There is a small fishing island in Japan, Tashirojima, which has been dubbed “cat heaven” because of the phenomenal amount of stray cats living there – there are more cats than people! It sounds, to me, completely idyllic – what could be better than walking out your front door to be greeted by a group of fuzzy lovelies hoping for your attention? Of course, the cats on this island are very much respected and revered (there is a shrine, Neko-jinja), and cats in general are a much-loved animal the whole country over.
I am a cat person. I have always been a cat person, and I will always be a cat person. And I am currently writing this with a little black cat in my lap, while wearing cat-shaped earrings and a cat T-shirt. So naturally, I appreciate the presence of cats in Japanese popular culture, and the prevalence of cat popularity in animanga. As such, I thought it would be prudent to key folks in to some of my favorite feline stars!
Everyone has heard of Japan’s most famous overseas cat, the illustrious Hello Kitty. But in 1996, twenty-two year’s after HK’s debut in Japan, Sanrio introduced Chococat, the lovable little black cat with the chocolate-button nose. While Sanrio and the Hello Kitty franchise aren’t necessarily “anime,” I think Sanrio deserves a mention here because of their presence as forerunner of the Japanerphanila (my word, clearly) onslaught of the last thirty or so years. And of course, I prefer Chococat to his older sister because…well, I’ve always had a weakness for little black cats, and Hello Kitty’s prevalence in every single store in America has caused a little bit of disillusionment for me. HK is the commercial mogul; Chococat is the adorable, playful kitten. According to Wikipedia’s tiny blurb on him, Chococat’s “whiskers are able to pick up information like antennae, so he is often the first to know about things.”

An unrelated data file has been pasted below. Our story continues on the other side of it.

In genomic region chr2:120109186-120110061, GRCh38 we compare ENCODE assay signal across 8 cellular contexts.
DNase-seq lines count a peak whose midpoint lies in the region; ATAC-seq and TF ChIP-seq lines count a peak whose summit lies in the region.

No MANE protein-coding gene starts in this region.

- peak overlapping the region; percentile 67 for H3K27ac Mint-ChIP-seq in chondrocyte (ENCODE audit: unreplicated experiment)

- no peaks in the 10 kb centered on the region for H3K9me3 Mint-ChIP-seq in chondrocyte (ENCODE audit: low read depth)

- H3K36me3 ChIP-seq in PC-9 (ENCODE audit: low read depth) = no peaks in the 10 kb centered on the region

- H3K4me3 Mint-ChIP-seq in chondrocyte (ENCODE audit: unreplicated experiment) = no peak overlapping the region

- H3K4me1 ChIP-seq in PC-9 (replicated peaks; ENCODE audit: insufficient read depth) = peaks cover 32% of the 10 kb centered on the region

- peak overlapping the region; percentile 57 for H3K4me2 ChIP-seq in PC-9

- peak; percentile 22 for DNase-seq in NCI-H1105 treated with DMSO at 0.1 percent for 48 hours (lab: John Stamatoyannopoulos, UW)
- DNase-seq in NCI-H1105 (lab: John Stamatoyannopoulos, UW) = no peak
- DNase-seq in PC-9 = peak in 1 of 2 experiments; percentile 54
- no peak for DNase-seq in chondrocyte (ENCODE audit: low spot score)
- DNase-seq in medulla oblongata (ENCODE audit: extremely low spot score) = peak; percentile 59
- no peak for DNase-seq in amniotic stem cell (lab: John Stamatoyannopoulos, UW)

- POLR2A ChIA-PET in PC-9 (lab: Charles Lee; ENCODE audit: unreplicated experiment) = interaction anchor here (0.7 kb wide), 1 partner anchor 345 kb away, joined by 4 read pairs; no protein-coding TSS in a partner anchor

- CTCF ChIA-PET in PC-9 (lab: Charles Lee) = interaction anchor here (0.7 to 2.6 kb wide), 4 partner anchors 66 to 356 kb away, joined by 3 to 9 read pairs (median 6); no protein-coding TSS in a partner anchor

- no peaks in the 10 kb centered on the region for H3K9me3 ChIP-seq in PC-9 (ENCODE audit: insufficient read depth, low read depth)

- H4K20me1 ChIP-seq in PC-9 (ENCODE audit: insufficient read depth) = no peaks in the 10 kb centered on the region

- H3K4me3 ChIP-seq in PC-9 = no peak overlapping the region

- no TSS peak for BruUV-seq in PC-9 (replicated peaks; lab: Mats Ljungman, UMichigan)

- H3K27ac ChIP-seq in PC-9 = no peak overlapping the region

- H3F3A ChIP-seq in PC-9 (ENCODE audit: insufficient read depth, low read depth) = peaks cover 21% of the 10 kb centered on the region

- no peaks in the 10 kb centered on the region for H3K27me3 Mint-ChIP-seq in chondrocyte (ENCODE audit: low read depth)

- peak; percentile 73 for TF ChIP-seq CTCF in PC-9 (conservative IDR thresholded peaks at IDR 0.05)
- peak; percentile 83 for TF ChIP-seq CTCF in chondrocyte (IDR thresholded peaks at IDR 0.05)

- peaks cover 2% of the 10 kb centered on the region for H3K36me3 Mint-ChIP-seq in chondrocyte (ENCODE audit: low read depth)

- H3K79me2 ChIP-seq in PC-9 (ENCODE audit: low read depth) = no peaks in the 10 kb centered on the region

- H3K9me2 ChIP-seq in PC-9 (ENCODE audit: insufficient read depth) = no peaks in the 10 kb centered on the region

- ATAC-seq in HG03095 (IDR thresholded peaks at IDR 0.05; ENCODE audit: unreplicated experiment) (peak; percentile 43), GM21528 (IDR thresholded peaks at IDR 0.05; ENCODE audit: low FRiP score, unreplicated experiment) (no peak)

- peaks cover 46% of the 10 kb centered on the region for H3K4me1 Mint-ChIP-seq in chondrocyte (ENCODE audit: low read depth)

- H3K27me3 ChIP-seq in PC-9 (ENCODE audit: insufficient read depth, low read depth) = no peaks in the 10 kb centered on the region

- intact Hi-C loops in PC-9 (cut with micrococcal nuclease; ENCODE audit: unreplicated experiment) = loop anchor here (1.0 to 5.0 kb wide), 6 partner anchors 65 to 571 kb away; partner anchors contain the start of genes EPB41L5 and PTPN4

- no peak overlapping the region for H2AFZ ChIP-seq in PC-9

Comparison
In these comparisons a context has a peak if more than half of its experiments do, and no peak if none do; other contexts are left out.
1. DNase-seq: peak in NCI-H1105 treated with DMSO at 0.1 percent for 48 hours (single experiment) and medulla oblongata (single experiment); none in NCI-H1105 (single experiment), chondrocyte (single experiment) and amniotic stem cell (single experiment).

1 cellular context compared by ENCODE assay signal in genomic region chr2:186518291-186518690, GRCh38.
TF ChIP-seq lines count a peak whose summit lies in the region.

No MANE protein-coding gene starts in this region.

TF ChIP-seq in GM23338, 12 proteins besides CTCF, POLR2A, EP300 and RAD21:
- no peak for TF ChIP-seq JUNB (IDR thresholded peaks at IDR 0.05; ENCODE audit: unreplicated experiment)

Despite not being Miyazaki’s foremost masterpiece, Kiki’s Delivery Service remains my favorite of his movies, and Jiji is a good part of the reason why (also because being a 13-year-old witch with a little black cat is STILL a dream of mine). Voiced by Phil Hartman in the original dub, Jiji is a snarky, sassy, nervous, and irritable character who definitely feels put-upon by Kiki’s teenage whims. The idea of having conversations and receiving advice from a cat was an exquisite one when I first watched this film, at about the age of seven or eight, and I can’t bring myself to watched the original Japanese version of the film because Phil Hartman’s voice has always matched Jiji’s personality perfectly.
My most recent anime-cat-obsession has been the anime Poyopoyo Kansatsu Nikki, a series of five-minute observational cartoons detailing the life of Poyo, the spherical cat, and the Satou family who adopts him. The series began airing in Japan in January 2012, and has been simulcasting on crunchyroll.com. It is a wonderful diversion for anyone who wants short, fluffy entertainment – but I think it’s especially endearing for those of us who own cats, as we can relate to many of the issues and joys that Moe, Poyo’s owner, has to deal with. This is a series that doesn’t even try to take itself seriously; it’s full of hilarious characters and generous wordplay. It’s also a wonderful way to learn more about Japanese culture, as the Satou family lives in a fairly rural part of Japan, in a traditional-style home complete with tatami mat floors and rice paper doorways.